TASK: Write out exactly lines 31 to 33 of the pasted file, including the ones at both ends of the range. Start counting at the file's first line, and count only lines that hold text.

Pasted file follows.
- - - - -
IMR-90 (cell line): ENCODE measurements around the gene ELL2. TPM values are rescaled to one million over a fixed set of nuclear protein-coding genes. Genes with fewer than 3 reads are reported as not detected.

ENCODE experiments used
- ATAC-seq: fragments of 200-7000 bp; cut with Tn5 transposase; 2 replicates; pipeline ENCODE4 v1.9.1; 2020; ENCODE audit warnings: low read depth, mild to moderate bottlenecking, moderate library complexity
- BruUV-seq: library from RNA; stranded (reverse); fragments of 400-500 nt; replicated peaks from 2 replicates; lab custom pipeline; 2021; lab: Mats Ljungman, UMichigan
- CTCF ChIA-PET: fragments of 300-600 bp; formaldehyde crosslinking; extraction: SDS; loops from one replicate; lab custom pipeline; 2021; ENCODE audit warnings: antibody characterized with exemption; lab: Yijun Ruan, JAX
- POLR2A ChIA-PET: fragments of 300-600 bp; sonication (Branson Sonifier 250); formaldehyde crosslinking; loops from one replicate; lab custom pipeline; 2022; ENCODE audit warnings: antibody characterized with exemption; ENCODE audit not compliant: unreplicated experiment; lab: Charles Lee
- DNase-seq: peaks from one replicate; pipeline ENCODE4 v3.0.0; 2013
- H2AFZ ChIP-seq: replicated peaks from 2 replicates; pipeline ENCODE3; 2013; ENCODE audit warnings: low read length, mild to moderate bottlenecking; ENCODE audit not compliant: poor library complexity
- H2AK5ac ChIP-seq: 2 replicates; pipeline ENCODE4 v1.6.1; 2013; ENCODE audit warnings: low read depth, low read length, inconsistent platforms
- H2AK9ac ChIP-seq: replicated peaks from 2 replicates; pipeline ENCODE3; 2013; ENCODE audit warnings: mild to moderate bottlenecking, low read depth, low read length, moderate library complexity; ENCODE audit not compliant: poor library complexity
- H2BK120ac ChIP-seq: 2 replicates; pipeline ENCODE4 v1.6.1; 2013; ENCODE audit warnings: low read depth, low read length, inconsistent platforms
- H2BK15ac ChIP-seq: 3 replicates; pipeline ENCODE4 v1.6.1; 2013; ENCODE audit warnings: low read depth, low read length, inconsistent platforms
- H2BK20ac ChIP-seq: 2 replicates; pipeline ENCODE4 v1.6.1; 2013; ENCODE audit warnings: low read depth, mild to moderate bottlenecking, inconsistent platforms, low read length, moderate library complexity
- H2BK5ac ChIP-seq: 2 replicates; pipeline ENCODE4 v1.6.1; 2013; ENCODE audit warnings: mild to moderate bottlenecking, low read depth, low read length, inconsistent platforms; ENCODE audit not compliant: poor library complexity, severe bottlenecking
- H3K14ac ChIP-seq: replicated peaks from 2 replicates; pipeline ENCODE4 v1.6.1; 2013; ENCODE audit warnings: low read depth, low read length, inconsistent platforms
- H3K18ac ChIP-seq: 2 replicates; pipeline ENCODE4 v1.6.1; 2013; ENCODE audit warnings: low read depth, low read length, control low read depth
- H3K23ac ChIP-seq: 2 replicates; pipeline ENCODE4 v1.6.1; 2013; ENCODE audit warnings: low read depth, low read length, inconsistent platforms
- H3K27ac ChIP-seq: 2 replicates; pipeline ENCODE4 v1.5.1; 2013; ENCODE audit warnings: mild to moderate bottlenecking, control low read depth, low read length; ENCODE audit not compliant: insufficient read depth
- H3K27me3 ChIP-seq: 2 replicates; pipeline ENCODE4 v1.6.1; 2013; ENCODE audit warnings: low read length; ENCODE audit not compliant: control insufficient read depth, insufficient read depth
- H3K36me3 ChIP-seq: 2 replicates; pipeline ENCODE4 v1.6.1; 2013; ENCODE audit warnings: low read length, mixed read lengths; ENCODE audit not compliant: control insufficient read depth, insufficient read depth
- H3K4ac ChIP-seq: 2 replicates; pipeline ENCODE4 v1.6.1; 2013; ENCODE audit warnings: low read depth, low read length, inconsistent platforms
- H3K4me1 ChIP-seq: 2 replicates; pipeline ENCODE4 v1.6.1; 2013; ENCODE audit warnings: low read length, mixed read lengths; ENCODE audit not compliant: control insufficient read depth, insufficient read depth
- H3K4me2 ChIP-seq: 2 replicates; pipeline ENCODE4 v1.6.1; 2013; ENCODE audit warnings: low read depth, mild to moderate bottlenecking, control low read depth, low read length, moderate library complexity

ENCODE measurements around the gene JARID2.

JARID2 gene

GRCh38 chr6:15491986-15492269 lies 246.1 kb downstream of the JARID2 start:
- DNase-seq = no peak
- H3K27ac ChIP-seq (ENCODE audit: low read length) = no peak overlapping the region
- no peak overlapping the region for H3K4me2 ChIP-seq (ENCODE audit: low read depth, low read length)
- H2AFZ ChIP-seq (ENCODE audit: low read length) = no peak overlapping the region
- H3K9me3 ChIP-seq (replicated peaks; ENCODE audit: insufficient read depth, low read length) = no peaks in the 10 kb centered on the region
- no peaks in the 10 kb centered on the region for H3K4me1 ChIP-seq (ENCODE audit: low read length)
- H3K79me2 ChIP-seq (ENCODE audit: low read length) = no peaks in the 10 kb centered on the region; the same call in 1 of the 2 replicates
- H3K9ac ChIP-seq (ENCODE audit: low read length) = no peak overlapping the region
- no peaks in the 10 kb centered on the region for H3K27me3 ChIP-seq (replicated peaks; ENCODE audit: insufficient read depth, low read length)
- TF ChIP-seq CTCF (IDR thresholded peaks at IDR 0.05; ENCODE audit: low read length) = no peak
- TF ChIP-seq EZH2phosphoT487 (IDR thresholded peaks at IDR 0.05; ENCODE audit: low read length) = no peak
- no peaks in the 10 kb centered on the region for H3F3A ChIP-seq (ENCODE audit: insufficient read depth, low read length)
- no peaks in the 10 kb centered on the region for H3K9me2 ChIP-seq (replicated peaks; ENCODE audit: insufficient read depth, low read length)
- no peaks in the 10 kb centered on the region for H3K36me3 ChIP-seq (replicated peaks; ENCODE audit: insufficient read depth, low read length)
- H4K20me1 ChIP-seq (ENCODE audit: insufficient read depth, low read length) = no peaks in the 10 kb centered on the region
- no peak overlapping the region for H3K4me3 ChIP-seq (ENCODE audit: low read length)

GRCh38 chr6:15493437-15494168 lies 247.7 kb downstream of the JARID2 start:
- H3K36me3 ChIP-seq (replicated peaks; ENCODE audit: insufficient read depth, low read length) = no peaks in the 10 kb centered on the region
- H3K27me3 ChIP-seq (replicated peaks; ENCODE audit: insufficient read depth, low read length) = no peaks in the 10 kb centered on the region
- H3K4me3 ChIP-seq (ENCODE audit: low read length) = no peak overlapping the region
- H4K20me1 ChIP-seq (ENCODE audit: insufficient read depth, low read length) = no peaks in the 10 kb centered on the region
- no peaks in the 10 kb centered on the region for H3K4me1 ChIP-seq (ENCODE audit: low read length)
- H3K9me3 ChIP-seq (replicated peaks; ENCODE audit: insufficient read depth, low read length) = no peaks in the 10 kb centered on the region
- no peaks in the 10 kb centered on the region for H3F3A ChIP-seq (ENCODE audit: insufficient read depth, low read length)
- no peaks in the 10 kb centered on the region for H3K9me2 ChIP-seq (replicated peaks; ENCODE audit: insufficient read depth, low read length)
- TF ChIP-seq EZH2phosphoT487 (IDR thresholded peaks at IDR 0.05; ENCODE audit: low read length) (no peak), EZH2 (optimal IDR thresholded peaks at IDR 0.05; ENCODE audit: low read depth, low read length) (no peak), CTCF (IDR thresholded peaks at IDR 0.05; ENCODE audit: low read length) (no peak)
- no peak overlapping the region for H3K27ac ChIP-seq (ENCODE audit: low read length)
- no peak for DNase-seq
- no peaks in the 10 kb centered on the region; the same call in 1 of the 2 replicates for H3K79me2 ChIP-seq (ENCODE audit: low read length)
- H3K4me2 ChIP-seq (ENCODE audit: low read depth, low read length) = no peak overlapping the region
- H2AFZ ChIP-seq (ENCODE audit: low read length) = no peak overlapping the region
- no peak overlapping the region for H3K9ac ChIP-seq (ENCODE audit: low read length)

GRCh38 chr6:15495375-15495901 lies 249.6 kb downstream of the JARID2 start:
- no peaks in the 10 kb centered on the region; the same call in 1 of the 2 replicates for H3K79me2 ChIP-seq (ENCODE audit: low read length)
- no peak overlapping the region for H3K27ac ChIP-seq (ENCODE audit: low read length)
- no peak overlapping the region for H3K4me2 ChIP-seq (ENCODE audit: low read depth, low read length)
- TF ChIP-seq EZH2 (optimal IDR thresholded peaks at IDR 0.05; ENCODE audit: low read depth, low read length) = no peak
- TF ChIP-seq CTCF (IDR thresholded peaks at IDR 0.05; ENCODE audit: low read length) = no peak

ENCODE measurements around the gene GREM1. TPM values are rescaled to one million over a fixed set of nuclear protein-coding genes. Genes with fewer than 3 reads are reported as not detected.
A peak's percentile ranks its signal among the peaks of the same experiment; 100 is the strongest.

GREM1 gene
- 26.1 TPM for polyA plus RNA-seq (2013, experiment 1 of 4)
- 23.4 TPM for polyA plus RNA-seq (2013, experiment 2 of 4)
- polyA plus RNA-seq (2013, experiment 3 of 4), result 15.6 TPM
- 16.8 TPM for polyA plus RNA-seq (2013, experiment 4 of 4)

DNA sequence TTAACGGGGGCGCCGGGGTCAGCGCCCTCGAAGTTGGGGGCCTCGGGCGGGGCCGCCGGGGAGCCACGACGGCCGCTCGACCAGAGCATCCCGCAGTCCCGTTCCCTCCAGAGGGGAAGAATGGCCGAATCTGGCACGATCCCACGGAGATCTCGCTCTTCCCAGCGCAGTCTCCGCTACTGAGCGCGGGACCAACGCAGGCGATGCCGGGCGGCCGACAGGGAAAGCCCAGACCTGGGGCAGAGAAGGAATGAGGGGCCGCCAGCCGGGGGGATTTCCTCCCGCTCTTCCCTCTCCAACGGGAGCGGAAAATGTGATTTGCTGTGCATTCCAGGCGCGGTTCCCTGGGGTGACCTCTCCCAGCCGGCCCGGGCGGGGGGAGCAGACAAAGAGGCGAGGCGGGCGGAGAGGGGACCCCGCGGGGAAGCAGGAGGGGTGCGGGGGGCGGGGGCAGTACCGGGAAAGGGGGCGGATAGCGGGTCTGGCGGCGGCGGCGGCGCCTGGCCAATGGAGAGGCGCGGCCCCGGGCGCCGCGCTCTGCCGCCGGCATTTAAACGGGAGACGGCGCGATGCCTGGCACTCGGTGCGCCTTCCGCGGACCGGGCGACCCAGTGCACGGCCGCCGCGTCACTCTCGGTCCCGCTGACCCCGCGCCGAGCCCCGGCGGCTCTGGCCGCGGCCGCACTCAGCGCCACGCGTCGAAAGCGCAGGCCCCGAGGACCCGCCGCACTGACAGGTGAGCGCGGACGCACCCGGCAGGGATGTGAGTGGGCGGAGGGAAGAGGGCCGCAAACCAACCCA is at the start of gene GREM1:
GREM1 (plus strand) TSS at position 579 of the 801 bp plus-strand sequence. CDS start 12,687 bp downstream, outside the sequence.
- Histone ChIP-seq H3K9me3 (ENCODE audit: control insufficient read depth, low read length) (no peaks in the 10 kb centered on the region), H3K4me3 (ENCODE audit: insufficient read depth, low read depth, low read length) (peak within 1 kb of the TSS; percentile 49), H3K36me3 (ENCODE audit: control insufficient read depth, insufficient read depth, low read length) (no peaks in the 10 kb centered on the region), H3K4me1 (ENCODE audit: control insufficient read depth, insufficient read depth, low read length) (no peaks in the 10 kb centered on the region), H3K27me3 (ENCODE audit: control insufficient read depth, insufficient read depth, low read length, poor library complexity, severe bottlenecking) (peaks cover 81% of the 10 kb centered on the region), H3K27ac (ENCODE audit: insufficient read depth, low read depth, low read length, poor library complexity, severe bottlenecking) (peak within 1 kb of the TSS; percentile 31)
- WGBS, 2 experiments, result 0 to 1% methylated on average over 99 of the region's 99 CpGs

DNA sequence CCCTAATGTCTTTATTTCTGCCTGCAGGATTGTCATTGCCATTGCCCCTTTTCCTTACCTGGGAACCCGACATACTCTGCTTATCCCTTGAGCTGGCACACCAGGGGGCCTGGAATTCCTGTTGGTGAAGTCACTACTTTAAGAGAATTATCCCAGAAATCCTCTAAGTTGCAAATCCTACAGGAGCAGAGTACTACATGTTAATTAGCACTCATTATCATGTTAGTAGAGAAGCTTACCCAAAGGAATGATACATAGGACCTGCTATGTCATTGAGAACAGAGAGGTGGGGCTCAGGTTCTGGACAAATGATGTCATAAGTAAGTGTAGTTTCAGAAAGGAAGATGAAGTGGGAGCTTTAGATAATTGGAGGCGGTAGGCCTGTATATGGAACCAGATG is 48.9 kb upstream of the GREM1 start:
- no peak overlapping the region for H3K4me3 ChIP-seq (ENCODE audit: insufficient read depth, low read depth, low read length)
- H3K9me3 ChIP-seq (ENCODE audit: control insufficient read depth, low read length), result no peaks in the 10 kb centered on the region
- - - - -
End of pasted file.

- H3K9me3 ChIP-seq (replicated peaks; ENCODE audit: insufficient read depth, low read length) = no peaks in the 10 kb centered on the region
- no peaks in the 10 kb centered on the region for H3K4me1 ChIP-seq (ENCODE audit: low read length)
- H3K79me2 ChIP-seq (ENCODE audit: low read length) = no peaks in the 10 kb centered on the region; the same call in 1 of the 2 replicates